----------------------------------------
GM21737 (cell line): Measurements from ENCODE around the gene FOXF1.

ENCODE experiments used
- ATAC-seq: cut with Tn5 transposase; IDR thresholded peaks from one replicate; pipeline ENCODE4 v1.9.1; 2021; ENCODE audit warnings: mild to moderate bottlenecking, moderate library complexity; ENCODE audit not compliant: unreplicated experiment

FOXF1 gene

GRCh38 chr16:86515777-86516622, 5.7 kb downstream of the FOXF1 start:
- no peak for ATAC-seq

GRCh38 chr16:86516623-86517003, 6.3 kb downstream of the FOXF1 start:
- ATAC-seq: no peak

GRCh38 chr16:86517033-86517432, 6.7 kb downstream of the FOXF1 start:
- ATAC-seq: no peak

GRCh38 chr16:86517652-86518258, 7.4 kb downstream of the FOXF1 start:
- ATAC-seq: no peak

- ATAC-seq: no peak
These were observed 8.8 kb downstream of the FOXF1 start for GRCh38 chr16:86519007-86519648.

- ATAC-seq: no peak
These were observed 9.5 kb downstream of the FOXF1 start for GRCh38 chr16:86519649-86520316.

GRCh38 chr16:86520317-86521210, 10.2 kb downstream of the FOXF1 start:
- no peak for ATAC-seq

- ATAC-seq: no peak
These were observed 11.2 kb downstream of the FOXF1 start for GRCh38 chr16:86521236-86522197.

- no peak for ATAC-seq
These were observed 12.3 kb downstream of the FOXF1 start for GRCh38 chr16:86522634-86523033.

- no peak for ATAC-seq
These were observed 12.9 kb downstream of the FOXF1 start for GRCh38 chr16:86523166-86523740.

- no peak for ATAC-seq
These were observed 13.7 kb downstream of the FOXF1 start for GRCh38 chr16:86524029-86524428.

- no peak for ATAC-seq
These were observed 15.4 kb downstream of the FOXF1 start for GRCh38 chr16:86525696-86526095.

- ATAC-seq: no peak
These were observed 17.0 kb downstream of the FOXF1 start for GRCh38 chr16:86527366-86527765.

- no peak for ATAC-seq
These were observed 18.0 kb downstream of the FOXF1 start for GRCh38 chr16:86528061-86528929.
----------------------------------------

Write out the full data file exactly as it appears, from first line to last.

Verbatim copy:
GM21737 (cell line): Measurements from ENCODE around the gene FOXF1.

ENCODE experiments used
- ATAC-seq: cut with Tn5 transposase; IDR thresholded peaks from one replicate; pipeline ENCODE4 v1.9.1; 2021; ENCODE audit warnings: mild to moderate bottlenecking, moderate library complexity; ENCODE audit not compliant: unreplicated experiment

FOXF1 gene

GRCh38 chr16:86515777-86516622, 5.7 kb downstream of the FOXF1 start:
- no peak for ATAC-seq

GRCh38 chr16:86516623-86517003, 6.3 kb downstream of the FOXF1 start:
- ATAC-seq: no peak

GRCh38 chr16:86517033-86517432, 6.7 kb downstream of the FOXF1 start:
- ATAC-seq: no peak

GRCh38 chr16:86517652-86518258, 7.4 kb downstream of the FOXF1 start:
- ATAC-seq: no peak

- ATAC-seq: no peak
These were observed 8.8 kb downstream of the FOXF1 start for GRCh38 chr16:86519007-86519648.

- ATAC-seq: no peak
These were observed 9.5 kb downstream of the FOXF1 start for GRCh38 chr16:86519649-86520316.

GRCh38 chr16:86520317-86521210, 10.2 kb downstream of the FOXF1 start:
- no peak for ATAC-seq

- ATAC-seq: no peak
These were observed 11.2 kb downstream of the FOXF1 start for GRCh38 chr16:86521236-86522197.

- no peak for ATAC-seq
These were observed 12.3 kb downstream of the FOXF1 start for GRCh38 chr16:86522634-86523033.

- no peak for ATAC-seq
These were observed 12.9 kb downstream of the FOXF1 start for GRCh38 chr16:86523166-86523740.

- no peak for ATAC-seq
These were observed 13.7 kb downstream of the FOXF1 start for GRCh38 chr16:86524029-86524428.

- no peak for ATAC-seq
These were observed 15.4 kb downstream of the FOXF1 start for GRCh38 chr16:86525696-86526095.

- ATAC-seq: no peak
These were observed 17.0 kb downstream of the FOXF1 start for GRCh38 chr16:86527366-86527765.

- no peak for ATAC-seq
These were observed 18.0 kb downstream of the FOXF1 start for GRCh38 chr16:86528061-86528929.